Holy Sinners: The paradox of sanctification

Holy Sinners

The paradox of sanctification

God's destiny for us is to be conformed to the likeness of his Son (Rom 8.29). One aspect of that destiny is to be holy like Jesus "For he chose us in him before the creation of the world to be holy and blameless in his sight." Ephesians 1:4. We are to be holy like the one who called us is holy (Lev 11.44; 1 Pet 1.15,16). God's will for us is our sanctification (1 Thess 4.3,7).

When we come to talk about holiness or sanctification we are presented with what looks like a puzzle. Christians are spoken of as being saints (holy ones) but are also obviously still sinners, and are urged to be holy. In 1 Corinthians 6.11, Paul reminds the Corinthians of the change that happened to them.

"Do you not know that the wicked will not inherit the kingdom of God? Do not be deceived: Neither the sexually immoral nor idolaters nor adulterers nor male prostitutes nor homosexual offenders nor thieves nor the greedy nor drunkards nor slanderers nor swindlers will inherit the kingdom of God. And that is what some of you were. But you were washed, you were sanctified, you were justified in the name of the Lord Jesus Christ and by the Spirit of our God." 1 Corinthians 6:9-11, NIV.

He implies that far from being wicked any longer, they have been sanctified and are now holy.

1. Holy Status

Earlier in 1 Corinthians, Paul said that Christ has become our sanctification (1.30). He is the means by which we are made holy. The writer to the Hebrews says that Jesus is the one who made his people holy by the sacrifice of his body.

"And by that will, we have been made holy through the sacrifice of the body of Jesus Christ once for all." Hebrews 10:10, NIV.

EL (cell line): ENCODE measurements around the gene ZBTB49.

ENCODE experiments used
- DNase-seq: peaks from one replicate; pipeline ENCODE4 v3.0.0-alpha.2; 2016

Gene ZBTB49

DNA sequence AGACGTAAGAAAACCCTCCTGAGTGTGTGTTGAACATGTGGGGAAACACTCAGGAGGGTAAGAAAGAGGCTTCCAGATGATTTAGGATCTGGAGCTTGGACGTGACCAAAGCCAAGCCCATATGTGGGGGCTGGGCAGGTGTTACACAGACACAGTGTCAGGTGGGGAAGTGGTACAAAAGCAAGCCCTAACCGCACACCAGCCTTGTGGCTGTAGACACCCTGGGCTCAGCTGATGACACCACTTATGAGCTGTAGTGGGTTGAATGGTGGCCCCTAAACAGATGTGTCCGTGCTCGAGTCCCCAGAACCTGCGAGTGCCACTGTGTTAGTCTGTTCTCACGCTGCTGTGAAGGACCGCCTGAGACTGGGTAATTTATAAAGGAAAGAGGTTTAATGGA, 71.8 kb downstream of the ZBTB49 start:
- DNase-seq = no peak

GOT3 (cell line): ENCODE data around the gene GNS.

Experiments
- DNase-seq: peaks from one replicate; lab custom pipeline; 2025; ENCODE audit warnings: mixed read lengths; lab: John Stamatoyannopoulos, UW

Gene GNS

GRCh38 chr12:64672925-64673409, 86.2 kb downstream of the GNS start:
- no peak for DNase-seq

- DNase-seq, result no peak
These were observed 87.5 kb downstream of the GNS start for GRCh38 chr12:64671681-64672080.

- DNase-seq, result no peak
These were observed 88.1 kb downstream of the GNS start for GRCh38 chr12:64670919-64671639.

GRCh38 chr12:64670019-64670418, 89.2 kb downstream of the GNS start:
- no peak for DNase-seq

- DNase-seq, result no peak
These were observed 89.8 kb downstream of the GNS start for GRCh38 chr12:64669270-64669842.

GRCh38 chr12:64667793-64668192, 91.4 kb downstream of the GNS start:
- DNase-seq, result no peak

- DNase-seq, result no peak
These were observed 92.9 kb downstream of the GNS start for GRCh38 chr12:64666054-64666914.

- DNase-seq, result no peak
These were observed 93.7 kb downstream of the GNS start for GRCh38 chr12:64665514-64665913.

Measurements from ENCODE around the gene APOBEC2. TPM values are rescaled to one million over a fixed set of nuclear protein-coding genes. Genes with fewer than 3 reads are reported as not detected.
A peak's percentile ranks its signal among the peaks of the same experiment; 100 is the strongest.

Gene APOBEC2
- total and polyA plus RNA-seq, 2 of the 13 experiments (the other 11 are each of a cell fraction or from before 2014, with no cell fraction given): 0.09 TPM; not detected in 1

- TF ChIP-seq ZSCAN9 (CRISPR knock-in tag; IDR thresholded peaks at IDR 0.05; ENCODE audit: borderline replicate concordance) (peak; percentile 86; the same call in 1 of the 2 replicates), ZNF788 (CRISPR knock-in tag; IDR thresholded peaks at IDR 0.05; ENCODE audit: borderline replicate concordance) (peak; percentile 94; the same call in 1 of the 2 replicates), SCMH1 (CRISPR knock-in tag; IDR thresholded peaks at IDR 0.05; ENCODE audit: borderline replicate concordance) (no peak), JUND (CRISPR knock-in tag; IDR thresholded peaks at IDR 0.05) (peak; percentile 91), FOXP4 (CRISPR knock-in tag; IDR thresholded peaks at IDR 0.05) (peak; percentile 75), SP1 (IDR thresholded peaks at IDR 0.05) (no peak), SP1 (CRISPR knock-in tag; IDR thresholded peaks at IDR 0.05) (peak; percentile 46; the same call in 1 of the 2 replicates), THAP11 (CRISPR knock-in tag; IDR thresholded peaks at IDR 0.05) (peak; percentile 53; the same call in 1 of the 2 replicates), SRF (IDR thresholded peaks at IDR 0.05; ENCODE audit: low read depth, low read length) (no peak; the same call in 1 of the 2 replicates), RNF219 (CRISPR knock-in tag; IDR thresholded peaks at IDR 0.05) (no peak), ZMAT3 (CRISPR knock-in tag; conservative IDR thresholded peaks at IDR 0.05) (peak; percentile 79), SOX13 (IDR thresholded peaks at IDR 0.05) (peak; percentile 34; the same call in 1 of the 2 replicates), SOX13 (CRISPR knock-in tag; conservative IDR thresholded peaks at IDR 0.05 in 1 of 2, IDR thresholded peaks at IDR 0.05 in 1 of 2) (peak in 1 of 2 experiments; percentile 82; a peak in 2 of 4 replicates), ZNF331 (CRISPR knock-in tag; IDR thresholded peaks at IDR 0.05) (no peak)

"And so Jesus also suffered outside the city gate to make the people holy through his own blood." Hebrews 13:12, NIV.

(See also Heb 2.11;10.14,29; Acts 20.32; 26.18; 1 Cor 1.2).

So we are to understand that sanctification results from the death of Christ, and benefits us when we become Christians. That is why we are called saints. God has set us apart from the rest of humanity, and has declared us to be holy. The idea is closely connected to justification. It describes the status we have in God's sight. He has included us in the group of people who are holy.

He has put us into that group despite our continuing sin. We are in the group of holy people because of God's grace, not because we are actually holy in practice. Christ has given his life so that we can be forgiven. Once we understand that sanctification is a gift from God, we are better able to understand why we should be holy in practice.
So sanctification has two parts. One is the gift from God which declares us to be holy and sets us apart into the group of people whom God regards as holy. The other is the holy behaviour which we are called to practise.